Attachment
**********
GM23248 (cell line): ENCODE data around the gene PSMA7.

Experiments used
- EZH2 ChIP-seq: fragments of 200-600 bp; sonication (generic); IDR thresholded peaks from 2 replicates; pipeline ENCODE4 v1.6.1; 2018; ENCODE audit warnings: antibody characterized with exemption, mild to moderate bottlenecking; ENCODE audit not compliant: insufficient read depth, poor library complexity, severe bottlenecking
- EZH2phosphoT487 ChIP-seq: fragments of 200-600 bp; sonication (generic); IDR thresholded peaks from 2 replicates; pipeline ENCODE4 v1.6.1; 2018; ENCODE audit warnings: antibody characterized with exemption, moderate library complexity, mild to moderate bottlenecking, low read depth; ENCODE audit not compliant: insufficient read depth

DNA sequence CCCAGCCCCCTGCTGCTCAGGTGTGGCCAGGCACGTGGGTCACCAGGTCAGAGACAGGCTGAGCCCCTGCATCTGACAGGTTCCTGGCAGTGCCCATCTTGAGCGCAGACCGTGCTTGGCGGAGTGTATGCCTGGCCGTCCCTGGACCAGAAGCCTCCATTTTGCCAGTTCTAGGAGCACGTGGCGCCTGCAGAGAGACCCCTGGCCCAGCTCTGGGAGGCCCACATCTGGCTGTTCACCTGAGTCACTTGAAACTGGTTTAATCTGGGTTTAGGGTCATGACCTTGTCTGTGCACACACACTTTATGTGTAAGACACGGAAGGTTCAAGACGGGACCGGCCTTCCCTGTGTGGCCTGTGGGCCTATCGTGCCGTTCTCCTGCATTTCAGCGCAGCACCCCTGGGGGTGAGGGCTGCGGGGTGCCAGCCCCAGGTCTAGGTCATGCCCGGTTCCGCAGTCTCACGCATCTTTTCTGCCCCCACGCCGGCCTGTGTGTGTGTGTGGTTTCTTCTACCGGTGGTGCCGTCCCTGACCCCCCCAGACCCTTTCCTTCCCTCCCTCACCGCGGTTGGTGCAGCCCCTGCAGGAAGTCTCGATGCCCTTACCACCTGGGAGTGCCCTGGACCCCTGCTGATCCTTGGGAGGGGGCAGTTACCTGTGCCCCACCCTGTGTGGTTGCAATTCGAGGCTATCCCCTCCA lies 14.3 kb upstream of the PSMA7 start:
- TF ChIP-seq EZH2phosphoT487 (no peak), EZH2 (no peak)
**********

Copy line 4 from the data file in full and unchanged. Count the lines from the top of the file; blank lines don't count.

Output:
- EZH2phosphoT487 ChIP-seq: fragments of 200-600 bp; sonication (generic); IDR thresholded peaks from 2 replicates; pipeline ENCODE4 v1.6.1; 2018; ENCODE audit warnings: antibody characterized with exemption, moderate library complexity, mild to moderate bottlenecking, low read depth; ENCODE audit not compliant: insufficient read depth